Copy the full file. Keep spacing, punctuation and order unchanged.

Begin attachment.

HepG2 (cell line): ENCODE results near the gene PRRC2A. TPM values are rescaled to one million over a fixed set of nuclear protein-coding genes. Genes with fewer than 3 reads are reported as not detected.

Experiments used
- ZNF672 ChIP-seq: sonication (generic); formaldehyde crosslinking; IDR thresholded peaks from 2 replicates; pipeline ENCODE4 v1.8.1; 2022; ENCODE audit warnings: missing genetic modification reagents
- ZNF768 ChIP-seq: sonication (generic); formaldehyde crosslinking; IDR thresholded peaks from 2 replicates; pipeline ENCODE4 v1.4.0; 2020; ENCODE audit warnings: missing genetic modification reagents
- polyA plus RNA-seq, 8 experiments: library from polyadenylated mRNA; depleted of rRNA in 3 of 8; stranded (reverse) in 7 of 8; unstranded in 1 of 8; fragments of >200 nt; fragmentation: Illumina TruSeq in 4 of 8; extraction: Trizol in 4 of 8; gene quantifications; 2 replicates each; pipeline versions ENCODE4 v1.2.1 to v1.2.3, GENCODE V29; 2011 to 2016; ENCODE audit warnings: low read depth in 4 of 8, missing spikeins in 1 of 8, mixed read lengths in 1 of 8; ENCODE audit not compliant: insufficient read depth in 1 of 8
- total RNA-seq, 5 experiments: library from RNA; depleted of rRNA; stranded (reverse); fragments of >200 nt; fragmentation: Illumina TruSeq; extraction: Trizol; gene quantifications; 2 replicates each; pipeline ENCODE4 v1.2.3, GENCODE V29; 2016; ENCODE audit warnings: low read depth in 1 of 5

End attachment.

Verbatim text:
HepG2 (cell line): ENCODE results near the gene PRRC2A. TPM values are rescaled to one million over a fixed set of nuclear protein-coding genes. Genes with fewer than 3 reads are reported as not detected.

Experiments used
- ZNF672 ChIP-seq: sonication (generic); formaldehyde crosslinking; IDR thresholded peaks from 2 replicates; pipeline ENCODE4 v1.8.1; 2022; ENCODE audit warnings: missing genetic modification reagents
- ZNF768 ChIP-seq: sonication (generic); formaldehyde crosslinking; IDR thresholded peaks from 2 replicates; pipeline ENCODE4 v1.4.0; 2020; ENCODE audit warnings: missing genetic modification reagents
- polyA plus RNA-seq, 8 experiments: library from polyadenylated mRNA; depleted of rRNA in 3 of 8; stranded (reverse) in 7 of 8; unstranded in 1 of 8; fragments of >200 nt; fragmentation: Illumina TruSeq in 4 of 8; extraction: Trizol in 4 of 8; gene quantifications; 2 replicates each; pipeline versions ENCODE4 v1.2.1 to v1.2.3, GENCODE V29; 2011 to 2016; ENCODE audit warnings: low read depth in 4 of 8, missing spikeins in 1 of 8, mixed read lengths in 1 of 8; ENCODE audit not compliant: insufficient read depth in 1 of 8
- total RNA-seq, 5 experiments: library from RNA; depleted of rRNA; stranded (reverse); fragments of >200 nt; fragmentation: Illumina TruSeq; extraction: Trizol; gene quantifications; 2 replicates each; pipeline ENCODE4 v1.2.3, GENCODE V29; 2016; ENCODE audit warnings: low read depth in 1 of 5